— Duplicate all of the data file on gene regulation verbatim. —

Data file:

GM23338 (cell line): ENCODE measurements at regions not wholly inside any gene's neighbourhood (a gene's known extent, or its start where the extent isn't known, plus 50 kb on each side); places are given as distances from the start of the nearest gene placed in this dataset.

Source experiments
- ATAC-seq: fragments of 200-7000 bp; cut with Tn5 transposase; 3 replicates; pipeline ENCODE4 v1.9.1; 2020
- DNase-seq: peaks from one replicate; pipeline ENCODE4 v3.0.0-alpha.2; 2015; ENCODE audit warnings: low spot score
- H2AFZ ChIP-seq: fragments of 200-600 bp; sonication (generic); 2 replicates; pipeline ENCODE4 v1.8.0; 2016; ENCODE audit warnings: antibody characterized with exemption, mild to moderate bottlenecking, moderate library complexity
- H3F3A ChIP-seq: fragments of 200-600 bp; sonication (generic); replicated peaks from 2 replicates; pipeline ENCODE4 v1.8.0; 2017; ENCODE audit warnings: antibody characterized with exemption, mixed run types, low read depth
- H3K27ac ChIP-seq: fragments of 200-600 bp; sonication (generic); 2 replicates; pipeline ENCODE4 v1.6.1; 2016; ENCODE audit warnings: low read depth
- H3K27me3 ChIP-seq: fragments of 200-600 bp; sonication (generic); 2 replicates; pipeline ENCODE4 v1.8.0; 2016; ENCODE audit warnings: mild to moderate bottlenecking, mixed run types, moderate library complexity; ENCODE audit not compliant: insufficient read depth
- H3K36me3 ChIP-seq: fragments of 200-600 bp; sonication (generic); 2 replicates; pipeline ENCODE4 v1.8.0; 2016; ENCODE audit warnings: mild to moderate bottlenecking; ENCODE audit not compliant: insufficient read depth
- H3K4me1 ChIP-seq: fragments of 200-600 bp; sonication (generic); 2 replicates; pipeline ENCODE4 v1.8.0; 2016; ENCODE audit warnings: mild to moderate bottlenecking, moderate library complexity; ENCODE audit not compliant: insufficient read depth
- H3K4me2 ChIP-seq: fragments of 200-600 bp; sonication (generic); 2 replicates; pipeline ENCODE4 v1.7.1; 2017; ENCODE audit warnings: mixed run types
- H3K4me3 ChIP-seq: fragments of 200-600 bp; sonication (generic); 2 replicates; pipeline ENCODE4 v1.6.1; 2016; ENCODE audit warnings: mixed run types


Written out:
GM23338 (cell line): ENCODE measurements at regions not wholly inside any gene's neighbourhood (a gene's known extent, or its start where the extent isn't known, plus 50 kb on each side); places are given as distances from the start of the nearest gene placed in this dataset.

Source experiments
- ATAC-seq: fragments of 200-7000 bp; cut with Tn5 transposase; 3 replicates; pipeline ENCODE4 v1.9.1; 2020
- DNase-seq: peaks from one replicate; pipeline ENCODE4 v3.0.0-alpha.2; 2015; ENCODE audit warnings: low spot score
- H2AFZ ChIP-seq: fragments of 200-600 bp; sonication (generic); 2 replicates; pipeline ENCODE4 v1.8.0; 2016; ENCODE audit warnings: antibody characterized with exemption, mild to moderate bottlenecking, moderate library complexity
- H3F3A ChIP-seq: fragments of 200-600 bp; sonication (generic); replicated peaks from 2 replicates; pipeline ENCODE4 v1.8.0; 2017; ENCODE audit warnings: antibody characterized with exemption, mixed run types, low read depth
- H3K27ac ChIP-seq: fragments of 200-600 bp; sonication (generic); 2 replicates; pipeline ENCODE4 v1.6.1; 2016; ENCODE audit warnings: low read depth
- H3K27me3 ChIP-seq: fragments of 200-600 bp; sonication (generic); 2 replicates; pipeline ENCODE4 v1.8.0; 2016; ENCODE audit warnings: mild to moderate bottlenecking, mixed run types, moderate library complexity; ENCODE audit not compliant: insufficient read depth
- H3K36me3 ChIP-seq: fragments of 200-600 bp; sonication (generic); 2 replicates; pipeline ENCODE4 v1.8.0; 2016; ENCODE audit warnings: mild to moderate bottlenecking; ENCODE audit not compliant: insufficient read depth
- H3K4me1 ChIP-seq: fragments of 200-600 bp; sonication (generic); 2 replicates; pipeline ENCODE4 v1.8.0; 2016; ENCODE audit warnings: mild to moderate bottlenecking, moderate library complexity; ENCODE audit not compliant: insufficient read depth
- H3K4me2 ChIP-seq: fragments of 200-600 bp; sonication (generic); 2 replicates; pipeline ENCODE4 v1.7.1; 2017; ENCODE audit warnings: mixed run types
- H3K4me3 ChIP-seq: fragments of 200-600 bp; sonication (generic); 2 replicates; pipeline ENCODE4 v1.6.1; 2016; ENCODE audit warnings: mixed run types